Both of these sentences describe what the subject, Shelly, does every morning. Why not say this in one sentence?

Every morning, Shelly eats breakfast, and then she works in her garden.

In this example, we have two complete sentences joined by a coordinating conjunction, so we use a comma.

But, if we eliminate the subject, we can write a sentence with a compound predicate:

Every morning, Shelly eats breakfast and then works in her garden.

In this example, we have two complete verb phrases, so we don’t use a comma.

Either way, the compound sentence is much stronger than two separate sentences.

b. When multiple subjects do the same thing:

Example 1:

Yesterday the lion went to the candy store.

The zebra also went to the candy store yesterday.

Both subjects, “the lion” and “the zebra,” went to the candy store yesterday. So, let’s combine these things:

Yesterday, the lion went to the candy store, and the zebra went, too.

Also, you should know that in contrast, combining the subjects makes a compound subject, but NOT a compound sentence:

The lion went to the candy store, and the zebra went too.       Compound sentence

The lion and the zebra went to the candy store.                       Compound subject

c. When multiple subjects do multiple things:

Example 1:

The girl ate cake at the party.             Subject “girl,” verb “ate”

The cat drank soda at the party.          Subject “cat,” verb “drank”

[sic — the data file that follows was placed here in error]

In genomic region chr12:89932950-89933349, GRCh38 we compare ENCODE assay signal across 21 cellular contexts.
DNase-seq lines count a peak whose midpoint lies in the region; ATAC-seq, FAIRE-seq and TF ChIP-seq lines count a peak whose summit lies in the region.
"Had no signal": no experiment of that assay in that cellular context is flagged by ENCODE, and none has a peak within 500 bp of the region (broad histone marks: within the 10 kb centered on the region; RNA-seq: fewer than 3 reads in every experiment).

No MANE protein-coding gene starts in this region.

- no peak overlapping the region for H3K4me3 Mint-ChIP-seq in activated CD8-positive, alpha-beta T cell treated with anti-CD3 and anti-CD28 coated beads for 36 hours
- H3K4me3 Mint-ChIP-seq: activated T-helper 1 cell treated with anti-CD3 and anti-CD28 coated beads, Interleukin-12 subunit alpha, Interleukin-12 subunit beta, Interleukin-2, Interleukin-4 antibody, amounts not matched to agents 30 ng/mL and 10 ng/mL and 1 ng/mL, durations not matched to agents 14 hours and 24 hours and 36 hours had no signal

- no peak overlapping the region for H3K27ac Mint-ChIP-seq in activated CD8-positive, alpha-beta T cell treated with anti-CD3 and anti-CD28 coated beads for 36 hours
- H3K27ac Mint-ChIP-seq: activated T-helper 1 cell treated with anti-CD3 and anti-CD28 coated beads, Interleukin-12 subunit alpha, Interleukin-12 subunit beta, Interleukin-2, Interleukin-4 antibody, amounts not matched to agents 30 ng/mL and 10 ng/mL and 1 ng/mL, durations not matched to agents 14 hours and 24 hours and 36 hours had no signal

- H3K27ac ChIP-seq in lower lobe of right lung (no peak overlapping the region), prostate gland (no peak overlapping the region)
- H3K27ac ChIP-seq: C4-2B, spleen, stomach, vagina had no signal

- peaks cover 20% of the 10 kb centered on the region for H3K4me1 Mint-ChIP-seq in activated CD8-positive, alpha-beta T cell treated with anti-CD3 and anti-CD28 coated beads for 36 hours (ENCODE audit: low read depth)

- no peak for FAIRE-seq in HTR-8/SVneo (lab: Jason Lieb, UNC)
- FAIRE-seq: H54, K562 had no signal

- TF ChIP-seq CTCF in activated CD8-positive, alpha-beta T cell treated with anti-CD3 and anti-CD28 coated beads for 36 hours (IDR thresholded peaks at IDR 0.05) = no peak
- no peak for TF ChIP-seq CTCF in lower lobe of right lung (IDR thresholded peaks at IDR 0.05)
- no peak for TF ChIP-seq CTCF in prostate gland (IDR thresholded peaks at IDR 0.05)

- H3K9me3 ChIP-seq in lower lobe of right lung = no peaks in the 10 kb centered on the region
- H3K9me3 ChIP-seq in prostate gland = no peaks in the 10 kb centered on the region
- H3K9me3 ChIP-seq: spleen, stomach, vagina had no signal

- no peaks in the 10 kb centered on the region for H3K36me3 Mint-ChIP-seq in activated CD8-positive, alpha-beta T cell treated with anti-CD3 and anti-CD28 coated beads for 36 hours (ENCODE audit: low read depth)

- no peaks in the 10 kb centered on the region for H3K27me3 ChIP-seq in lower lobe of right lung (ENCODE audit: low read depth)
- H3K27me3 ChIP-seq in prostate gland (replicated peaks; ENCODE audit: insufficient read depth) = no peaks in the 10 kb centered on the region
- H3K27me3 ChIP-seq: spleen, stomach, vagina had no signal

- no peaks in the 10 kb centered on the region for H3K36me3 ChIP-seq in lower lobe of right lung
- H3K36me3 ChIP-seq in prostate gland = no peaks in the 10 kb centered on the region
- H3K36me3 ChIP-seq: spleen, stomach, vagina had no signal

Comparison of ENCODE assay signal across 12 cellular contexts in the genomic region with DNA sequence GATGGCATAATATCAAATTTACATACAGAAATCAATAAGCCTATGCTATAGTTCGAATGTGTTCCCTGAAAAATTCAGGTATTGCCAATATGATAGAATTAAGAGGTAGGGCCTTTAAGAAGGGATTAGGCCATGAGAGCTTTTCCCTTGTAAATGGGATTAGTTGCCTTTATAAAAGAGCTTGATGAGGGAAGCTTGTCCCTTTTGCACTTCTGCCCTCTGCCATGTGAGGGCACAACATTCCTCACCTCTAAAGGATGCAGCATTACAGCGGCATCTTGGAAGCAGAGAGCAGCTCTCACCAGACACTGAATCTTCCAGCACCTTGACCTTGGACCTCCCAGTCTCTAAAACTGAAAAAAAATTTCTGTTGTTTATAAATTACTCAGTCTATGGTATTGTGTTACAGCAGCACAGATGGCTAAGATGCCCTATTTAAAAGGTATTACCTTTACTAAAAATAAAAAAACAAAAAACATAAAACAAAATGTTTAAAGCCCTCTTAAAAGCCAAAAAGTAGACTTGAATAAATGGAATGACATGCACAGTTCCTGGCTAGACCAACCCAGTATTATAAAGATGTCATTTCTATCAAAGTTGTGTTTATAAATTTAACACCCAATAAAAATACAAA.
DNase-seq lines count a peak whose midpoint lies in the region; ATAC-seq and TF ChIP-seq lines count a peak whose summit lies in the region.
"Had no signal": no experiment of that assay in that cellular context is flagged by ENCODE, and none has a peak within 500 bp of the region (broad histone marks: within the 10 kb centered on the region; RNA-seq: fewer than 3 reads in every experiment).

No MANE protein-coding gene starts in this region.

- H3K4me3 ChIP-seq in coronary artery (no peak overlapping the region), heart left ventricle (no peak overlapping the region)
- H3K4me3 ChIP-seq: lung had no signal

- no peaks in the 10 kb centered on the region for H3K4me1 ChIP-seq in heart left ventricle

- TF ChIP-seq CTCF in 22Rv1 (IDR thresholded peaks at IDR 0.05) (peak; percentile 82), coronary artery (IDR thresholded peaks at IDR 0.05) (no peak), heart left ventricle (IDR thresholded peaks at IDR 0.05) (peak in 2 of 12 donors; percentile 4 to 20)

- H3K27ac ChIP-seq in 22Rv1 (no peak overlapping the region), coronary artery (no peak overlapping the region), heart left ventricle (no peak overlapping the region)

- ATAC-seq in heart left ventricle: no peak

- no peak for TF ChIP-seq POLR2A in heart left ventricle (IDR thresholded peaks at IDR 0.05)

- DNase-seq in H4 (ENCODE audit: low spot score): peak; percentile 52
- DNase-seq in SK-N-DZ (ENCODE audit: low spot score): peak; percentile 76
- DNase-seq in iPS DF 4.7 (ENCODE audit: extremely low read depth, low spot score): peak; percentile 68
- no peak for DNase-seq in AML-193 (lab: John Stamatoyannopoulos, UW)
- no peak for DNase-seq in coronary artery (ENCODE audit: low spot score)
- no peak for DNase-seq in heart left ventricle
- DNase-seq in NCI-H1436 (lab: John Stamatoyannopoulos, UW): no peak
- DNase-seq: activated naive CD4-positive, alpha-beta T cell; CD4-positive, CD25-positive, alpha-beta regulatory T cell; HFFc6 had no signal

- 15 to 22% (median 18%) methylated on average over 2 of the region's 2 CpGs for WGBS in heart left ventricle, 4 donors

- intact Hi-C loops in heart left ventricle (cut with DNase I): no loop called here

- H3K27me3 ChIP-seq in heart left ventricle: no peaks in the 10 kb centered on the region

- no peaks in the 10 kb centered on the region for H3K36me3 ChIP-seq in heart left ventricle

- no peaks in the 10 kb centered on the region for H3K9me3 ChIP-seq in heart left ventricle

Even though these two sentences are about two different subjects doing two different things, they both share the phrase “at the party.” Since they have this information in common, we can combine them:

At the party, the girl ate cake but the cat drank soda.


5. How to Write a Compound Sentence and Avoid Mistakes

Compound sentences are a great tool in writing, and come naturally in speaking. As mentioned, they exist to help you unite multiple related ideas into one strong sentence. For example, here are three simple sentences:

  • The cheetah ran fast.
  • She ran all the way to the movies.
  • There, she ate a hot pretzel.

We really don’t need three separate sentences to share this information, because it’s all about the same subject. So, let’s combine all three of the sentences above to make one compound sentence:

The cheetah ran fast; she ran all the way to the movies, and there she ate a hot pretzel.

The compound sentence still has the subject “cheetah,” but it now shares both of the things she did at the county fair, “ran” and “ate.”

Finally, it’s important to remember that compound sentences combine related information. Even if you follow the proper grammar pattern, it doesn’t mean you can combine any old thing with another. You don’t want to make the mistake of putting things together that have nothing to do with each other, like this:

Mary went to the market yesterday and she gardens every morning.

In this sentence, the first point is that Mary went to the market yesterday, and the second is that she gardens every morning. But, these things are not related to each other, even though they are both about Mary. It seems like they came from two different stories. So, while there is nothing wrong with the grammar, this is not a proper compound sentence because the ideas are unrelated.

Test your Knowledge

A compound sentence can have:





A compound sentence combines ______________ information into one sentence





Combine these two sentences into one compound sentence:

- The fox ran through the woods.
- The rabbit ran through the field.



Which of the following words is a conjunction?






  1. Reply

    4 out of 4!

  2. Reply

    Thank you for the homework help :)

  3. Reply

    This is so helpful.
    Thanks a lot.

    • Reply


  4. Reply

    easy 3/4

    • Reply


  5. Reply

    ahh 3/4

  6. Reply

    4 out of4

    • Reply


  7. Reply

    this really helped MUAH

  8. Reply